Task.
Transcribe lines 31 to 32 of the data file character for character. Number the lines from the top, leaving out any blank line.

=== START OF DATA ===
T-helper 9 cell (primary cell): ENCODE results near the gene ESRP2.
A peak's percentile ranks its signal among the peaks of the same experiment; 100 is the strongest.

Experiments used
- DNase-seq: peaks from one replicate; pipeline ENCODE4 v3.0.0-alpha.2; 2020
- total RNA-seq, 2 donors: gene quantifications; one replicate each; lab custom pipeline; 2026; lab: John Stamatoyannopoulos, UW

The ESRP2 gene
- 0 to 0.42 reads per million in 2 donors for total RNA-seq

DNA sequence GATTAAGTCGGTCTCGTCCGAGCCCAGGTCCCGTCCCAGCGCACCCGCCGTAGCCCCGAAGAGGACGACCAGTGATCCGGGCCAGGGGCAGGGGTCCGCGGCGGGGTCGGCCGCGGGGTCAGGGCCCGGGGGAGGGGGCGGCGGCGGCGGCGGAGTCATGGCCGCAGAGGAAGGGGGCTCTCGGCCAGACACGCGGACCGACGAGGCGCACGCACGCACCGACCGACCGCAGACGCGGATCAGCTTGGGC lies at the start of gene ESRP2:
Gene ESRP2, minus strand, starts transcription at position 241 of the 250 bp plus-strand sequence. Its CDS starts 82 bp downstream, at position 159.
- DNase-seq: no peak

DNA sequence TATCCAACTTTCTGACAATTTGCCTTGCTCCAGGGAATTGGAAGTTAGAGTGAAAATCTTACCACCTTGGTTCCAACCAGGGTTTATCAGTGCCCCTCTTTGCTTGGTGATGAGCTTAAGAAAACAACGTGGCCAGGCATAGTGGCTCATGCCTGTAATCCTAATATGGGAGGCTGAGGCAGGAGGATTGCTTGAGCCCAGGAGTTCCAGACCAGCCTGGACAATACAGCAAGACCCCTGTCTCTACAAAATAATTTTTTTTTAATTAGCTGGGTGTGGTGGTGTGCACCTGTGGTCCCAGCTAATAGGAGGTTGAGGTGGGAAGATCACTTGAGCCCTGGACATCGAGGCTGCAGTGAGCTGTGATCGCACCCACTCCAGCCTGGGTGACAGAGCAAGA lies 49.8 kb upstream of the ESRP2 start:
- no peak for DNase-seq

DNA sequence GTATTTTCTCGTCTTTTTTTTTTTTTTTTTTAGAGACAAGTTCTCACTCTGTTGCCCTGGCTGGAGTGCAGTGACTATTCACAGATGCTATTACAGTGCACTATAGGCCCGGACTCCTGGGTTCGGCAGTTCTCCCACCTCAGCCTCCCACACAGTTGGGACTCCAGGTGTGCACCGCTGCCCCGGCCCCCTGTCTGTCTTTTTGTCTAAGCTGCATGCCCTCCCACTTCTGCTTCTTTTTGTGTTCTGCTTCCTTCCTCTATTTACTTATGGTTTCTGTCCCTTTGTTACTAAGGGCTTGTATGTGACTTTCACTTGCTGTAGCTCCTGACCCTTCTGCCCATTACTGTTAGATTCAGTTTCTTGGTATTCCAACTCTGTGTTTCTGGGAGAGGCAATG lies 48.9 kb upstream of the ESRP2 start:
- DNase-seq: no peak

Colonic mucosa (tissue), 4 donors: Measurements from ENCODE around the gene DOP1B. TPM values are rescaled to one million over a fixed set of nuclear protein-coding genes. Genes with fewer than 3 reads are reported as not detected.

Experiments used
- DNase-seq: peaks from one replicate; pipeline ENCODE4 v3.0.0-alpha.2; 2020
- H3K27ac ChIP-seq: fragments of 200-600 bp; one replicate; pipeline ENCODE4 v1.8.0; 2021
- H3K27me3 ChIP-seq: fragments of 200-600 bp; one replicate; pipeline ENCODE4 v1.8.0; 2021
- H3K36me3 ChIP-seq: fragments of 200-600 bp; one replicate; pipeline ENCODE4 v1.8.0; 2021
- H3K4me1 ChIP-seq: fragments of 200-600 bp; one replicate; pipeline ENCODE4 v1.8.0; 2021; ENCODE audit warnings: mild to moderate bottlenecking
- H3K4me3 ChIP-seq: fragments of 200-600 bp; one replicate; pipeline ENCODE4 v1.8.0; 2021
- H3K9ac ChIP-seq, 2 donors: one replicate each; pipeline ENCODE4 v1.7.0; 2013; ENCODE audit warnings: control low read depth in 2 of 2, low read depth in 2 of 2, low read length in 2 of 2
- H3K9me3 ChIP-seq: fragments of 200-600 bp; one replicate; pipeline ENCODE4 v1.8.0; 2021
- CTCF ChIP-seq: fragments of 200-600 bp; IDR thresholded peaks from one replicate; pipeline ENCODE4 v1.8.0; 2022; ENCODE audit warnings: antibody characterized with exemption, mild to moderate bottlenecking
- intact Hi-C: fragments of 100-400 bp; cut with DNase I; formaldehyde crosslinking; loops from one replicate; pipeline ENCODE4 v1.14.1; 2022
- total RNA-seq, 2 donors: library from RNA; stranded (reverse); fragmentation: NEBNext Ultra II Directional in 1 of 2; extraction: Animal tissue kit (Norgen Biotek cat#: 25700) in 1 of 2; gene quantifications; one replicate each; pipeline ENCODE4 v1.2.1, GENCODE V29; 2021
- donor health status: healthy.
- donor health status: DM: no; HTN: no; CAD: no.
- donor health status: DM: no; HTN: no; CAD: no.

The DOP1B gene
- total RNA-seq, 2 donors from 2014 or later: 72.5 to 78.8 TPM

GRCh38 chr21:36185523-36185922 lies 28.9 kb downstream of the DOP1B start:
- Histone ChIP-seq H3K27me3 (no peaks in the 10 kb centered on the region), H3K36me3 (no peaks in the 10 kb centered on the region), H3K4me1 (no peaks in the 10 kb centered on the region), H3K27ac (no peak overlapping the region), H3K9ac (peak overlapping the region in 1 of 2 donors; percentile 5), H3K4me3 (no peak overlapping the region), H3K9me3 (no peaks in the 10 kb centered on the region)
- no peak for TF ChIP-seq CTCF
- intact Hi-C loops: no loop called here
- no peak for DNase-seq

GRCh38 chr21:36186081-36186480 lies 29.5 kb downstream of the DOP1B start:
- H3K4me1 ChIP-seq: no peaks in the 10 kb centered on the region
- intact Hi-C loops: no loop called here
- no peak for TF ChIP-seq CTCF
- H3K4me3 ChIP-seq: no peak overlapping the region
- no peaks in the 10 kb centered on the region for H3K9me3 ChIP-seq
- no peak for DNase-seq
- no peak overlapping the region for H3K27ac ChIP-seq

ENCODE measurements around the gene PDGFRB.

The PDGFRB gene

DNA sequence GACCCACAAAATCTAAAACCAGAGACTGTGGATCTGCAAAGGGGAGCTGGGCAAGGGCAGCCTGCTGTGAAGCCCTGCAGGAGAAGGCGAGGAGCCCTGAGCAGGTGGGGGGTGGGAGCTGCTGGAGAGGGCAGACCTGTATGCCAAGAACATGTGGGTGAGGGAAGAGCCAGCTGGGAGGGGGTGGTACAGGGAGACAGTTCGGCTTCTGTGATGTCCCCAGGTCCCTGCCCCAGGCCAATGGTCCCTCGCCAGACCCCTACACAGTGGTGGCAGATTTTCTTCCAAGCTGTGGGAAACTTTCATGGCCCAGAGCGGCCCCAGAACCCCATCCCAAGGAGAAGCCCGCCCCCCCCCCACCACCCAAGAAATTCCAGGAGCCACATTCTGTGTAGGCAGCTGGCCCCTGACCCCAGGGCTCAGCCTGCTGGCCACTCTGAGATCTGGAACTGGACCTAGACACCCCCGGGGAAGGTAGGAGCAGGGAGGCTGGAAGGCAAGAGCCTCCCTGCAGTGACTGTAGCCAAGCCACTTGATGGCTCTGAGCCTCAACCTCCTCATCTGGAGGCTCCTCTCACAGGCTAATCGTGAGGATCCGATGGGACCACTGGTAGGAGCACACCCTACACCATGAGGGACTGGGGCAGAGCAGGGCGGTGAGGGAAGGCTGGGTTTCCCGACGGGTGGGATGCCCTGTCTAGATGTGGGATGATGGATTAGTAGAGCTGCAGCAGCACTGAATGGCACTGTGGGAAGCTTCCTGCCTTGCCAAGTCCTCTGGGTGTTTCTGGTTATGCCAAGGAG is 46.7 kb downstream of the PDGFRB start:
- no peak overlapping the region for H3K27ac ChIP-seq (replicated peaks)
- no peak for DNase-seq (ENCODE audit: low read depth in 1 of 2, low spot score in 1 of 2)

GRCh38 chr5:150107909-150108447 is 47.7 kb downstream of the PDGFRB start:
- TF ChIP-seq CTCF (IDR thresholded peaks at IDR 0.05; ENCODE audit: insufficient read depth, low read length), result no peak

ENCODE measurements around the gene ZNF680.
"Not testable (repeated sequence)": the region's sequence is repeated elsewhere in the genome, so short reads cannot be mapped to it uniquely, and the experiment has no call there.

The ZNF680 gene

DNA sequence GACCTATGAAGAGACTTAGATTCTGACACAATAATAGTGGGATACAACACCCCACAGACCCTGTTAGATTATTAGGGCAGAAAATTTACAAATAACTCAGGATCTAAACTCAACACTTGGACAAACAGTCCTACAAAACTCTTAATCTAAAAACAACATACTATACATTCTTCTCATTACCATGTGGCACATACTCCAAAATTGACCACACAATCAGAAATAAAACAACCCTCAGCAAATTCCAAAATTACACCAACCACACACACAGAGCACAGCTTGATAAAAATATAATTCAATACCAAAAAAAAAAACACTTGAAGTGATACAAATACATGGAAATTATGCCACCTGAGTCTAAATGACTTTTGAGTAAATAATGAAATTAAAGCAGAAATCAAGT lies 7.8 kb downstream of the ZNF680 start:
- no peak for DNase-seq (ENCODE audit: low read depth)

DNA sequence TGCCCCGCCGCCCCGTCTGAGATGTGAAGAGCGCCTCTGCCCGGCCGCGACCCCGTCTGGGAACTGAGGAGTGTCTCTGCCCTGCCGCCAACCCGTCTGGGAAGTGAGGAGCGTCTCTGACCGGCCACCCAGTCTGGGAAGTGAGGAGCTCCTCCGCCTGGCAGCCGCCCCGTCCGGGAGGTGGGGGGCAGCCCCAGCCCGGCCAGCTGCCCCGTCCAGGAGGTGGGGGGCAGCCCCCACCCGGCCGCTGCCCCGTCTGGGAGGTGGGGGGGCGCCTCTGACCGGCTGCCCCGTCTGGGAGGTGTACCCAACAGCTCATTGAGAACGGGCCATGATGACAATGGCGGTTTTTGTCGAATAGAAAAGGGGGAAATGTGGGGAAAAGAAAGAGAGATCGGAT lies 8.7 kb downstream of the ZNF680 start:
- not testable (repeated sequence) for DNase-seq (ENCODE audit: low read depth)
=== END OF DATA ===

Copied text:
The DOP1B gene
- total RNA-seq, 2 donors from 2014 or later: 72.5 to 78.8 TPM